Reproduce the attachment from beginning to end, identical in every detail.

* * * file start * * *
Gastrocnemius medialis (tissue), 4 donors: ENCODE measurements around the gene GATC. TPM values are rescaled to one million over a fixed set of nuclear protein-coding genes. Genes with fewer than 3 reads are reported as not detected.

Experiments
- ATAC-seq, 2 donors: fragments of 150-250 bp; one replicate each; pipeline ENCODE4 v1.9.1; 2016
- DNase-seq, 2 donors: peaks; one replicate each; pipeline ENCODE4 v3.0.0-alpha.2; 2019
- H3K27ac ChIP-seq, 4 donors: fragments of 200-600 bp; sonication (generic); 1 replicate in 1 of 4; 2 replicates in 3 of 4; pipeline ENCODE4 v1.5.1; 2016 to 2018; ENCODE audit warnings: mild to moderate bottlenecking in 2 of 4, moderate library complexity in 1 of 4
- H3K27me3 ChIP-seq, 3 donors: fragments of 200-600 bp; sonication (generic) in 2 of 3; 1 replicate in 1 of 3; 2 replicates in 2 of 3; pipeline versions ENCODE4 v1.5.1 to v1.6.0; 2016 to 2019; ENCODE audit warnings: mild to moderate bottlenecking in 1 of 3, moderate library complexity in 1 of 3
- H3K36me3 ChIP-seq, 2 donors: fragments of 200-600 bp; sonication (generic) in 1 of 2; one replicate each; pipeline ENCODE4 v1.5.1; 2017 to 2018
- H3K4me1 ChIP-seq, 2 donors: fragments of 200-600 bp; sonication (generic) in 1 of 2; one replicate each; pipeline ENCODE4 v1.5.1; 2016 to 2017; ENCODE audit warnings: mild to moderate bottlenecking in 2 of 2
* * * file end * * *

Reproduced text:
Gastrocnemius medialis (tissue), 4 donors: ENCODE measurements around the gene GATC. TPM values are rescaled to one million over a fixed set of nuclear protein-coding genes. Genes with fewer than 3 reads are reported as not detected.

Experiments
- ATAC-seq, 2 donors: fragments of 150-250 bp; one replicate each; pipeline ENCODE4 v1.9.1; 2016
- DNase-seq, 2 donors: peaks; one replicate each; pipeline ENCODE4 v3.0.0-alpha.2; 2019
- H3K27ac ChIP-seq, 4 donors: fragments of 200-600 bp; sonication (generic); 1 replicate in 1 of 4; 2 replicates in 3 of 4; pipeline ENCODE4 v1.5.1; 2016 to 2018; ENCODE audit warnings: mild to moderate bottlenecking in 2 of 4, moderate library complexity in 1 of 4
- H3K27me3 ChIP-seq, 3 donors: fragments of 200-600 bp; sonication (generic) in 2 of 3; 1 replicate in 1 of 3; 2 replicates in 2 of 3; pipeline versions ENCODE4 v1.5.1 to v1.6.0; 2016 to 2019; ENCODE audit warnings: mild to moderate bottlenecking in 1 of 3, moderate library complexity in 1 of 3
- H3K36me3 ChIP-seq, 2 donors: fragments of 200-600 bp; sonication (generic) in 1 of 2; one replicate each; pipeline ENCODE4 v1.5.1; 2017 to 2018
- H3K4me1 ChIP-seq, 2 donors: fragments of 200-600 bp; sonication (generic) in 1 of 2; one replicate each; pipeline ENCODE4 v1.5.1; 2016 to 2017; ENCODE audit warnings: mild to moderate bottlenecking in 2 of 2